Reading Time: 2 minutes

Do you remember the last time you woke up in the morning feeling rested and refreshed? I believe that this is a rare memory for most of us. It seems that daily we are running a race against time that leaves us breathless and exhausted. Somehow it never feels that we are doing enough. In this rat race, rest, solitude and time out are very alien words. In a world where the constant message is to do more, the concept of rest does not seem to be given importance.

Rest includes renewing the depleted physical, emotional, mental and spiritual reserves. A psychological and emotional space where you stop, away from people pleasing, from trying to over achieve, from ‘doing’. This is the place where we are silent and shift our sense of identity from doing or being busy to simply BEING.

How can we carve this space on a daily basis?

  1. Put your phone on flight mode or turn it off: It is really important that we disconnect from technology on a regular basis, at least for an hour a day or for a whole day on weekends. Scrolling through social media pages and looking at the seemingly perfect lives of others at times leaves us anxious and wanting to have more. That perfect holiday, that perfect beach body and that perfectly baked three course home-made meal even when we only have time for a quick plate of pasta after work. So, it helps if we take an online break now and then.
  2. Read a book: Books have the magic to transport us to another world. All of a sudden we are immersed in someone else’s story and this can engulf us completely and help us forget the difficulties that might be going on in our own personal lives.
  3. Listen to your favourite music: There is something very special about music. A song can touch us in a very visceral, personal way. Music can be soothing, energising and healing if we tap into it on a regular basis.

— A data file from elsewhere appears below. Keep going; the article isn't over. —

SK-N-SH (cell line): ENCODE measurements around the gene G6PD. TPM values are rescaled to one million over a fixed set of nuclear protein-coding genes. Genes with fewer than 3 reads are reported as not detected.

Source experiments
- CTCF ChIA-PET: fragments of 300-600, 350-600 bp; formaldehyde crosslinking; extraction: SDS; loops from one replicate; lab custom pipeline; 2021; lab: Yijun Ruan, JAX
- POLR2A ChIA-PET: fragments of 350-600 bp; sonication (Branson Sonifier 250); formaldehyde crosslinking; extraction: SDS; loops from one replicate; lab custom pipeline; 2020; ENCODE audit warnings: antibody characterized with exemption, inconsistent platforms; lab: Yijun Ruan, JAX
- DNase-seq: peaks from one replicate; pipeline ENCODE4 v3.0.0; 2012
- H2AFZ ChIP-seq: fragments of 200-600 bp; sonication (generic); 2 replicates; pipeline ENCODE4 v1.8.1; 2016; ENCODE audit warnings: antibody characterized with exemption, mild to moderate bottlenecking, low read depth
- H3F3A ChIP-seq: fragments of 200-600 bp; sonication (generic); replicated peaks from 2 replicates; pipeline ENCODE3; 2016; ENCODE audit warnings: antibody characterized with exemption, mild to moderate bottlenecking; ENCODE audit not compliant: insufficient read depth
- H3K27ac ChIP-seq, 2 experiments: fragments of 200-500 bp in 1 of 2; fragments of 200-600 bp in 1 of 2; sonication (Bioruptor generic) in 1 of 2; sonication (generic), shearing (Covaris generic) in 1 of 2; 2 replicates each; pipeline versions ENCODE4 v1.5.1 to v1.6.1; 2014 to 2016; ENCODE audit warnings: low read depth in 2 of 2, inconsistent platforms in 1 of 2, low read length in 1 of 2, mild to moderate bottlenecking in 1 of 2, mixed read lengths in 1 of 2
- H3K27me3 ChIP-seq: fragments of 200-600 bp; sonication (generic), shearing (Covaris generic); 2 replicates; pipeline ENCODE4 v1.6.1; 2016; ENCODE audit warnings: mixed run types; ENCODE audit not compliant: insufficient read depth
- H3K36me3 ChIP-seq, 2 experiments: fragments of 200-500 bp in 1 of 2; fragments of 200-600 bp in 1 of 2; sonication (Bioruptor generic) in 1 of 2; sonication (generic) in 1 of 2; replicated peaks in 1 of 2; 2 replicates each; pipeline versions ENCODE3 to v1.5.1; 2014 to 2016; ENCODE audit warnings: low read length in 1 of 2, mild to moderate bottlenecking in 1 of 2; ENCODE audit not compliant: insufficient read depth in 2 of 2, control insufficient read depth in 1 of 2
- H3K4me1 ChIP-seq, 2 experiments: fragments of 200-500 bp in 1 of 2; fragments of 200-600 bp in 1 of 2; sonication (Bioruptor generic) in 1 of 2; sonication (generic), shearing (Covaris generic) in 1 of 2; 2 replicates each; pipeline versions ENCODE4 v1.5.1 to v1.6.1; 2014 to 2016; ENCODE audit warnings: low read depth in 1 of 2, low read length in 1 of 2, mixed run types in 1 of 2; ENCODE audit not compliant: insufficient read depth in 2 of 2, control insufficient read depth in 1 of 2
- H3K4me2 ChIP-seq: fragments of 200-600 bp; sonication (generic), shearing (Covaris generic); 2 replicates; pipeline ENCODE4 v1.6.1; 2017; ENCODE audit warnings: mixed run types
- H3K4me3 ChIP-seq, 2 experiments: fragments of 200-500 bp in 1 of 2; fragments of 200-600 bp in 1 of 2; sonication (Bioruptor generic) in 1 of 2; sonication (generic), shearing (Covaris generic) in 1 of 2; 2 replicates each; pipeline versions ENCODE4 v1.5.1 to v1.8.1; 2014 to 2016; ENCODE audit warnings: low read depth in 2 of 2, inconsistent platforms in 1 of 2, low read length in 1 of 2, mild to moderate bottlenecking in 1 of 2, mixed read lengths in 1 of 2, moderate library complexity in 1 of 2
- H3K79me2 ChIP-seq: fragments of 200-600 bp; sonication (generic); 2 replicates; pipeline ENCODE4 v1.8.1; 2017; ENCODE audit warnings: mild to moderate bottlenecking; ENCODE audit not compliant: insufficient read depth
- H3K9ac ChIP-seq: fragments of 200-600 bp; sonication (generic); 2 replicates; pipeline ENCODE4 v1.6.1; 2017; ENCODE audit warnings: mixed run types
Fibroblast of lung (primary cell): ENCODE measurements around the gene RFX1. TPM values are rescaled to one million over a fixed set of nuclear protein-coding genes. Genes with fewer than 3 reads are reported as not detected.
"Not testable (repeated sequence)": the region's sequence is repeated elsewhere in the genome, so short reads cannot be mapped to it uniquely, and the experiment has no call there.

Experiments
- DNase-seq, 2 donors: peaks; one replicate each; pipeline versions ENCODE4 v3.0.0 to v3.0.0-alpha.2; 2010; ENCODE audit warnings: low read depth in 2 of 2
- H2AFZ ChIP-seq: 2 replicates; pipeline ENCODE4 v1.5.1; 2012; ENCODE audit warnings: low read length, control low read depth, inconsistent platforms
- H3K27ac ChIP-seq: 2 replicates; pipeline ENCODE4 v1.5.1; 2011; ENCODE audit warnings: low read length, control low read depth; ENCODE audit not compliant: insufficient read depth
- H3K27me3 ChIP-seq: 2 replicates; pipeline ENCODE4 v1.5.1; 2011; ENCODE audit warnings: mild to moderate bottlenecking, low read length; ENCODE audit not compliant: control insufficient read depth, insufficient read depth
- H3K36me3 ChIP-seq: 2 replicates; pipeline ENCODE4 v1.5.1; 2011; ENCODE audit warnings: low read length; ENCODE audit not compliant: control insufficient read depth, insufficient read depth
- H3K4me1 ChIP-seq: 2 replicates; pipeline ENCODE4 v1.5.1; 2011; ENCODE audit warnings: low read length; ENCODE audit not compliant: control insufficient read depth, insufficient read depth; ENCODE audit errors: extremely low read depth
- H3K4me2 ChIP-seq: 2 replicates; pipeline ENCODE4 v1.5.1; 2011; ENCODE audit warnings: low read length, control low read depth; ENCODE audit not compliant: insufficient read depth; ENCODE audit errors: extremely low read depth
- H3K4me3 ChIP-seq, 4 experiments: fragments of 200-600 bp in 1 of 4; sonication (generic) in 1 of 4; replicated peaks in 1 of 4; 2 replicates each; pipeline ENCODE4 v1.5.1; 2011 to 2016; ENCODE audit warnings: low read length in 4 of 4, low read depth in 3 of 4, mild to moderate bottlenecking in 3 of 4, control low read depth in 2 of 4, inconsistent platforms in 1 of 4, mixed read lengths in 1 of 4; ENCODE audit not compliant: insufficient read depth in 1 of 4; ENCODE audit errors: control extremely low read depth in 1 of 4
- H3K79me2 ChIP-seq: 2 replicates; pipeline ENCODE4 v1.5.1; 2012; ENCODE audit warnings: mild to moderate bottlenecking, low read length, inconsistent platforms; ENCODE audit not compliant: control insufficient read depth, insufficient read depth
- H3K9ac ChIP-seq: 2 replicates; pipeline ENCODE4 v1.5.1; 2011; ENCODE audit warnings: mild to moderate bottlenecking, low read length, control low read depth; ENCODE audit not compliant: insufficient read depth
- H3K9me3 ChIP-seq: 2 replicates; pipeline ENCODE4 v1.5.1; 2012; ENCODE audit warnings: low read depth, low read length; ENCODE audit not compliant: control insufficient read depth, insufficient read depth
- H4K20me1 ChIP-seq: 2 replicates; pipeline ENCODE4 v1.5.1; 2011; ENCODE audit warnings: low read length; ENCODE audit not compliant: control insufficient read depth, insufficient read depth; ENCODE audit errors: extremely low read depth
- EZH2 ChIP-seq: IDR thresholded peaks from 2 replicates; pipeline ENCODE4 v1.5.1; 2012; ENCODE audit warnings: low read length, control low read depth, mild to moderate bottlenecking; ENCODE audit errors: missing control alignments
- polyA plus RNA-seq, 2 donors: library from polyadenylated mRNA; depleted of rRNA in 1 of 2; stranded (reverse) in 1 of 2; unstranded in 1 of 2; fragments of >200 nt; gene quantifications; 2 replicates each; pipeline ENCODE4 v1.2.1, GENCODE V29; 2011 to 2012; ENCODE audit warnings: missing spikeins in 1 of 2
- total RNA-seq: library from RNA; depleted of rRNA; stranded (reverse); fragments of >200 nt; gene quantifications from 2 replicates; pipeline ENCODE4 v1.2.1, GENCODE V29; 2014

4. Enjoy nature: In October of last year, CNN reported that doctors working in the Scotland’s Shetland Islands were giving out ‘nature prescriptions’ as part of treatments for chronic illness including anxiety and depression. These doctors hand out a calendar, which is also available online, that encourages patients to comb beaches for shells, do some gardening or take a walk along the coast. Research does suggest that exposure to nature can decrease stress levels and boost creative and cognitive abilities.
  5. Sleep: Let’s not underestimate the power of having 7-8hours of uninterrupted sleep. It is really important that we turn off any form of media at least an hour before we sleep because the blue lights emitted from mobiles, televisions etc. can mess up our melatonin levels and inhibit the sleep cycle. Taking a short nap in the afternoon can also help us feel energised and refreshed.

Summer is in full swing. Most of us will be going away for one or two weeks during this time of year.  However, this is not enough. We need to carve out time for rest on a daily basis. As ‘there must be more to life than simply increasing its speed’.

Anna Catania is a counsellor with Willingness. She has had a special interest in working with clients facing intimacy and sexual difficulties and runs a service for families going through cancer and chronic illness. She can be contacted on anna@willingness.com.mt or call us on 79291817.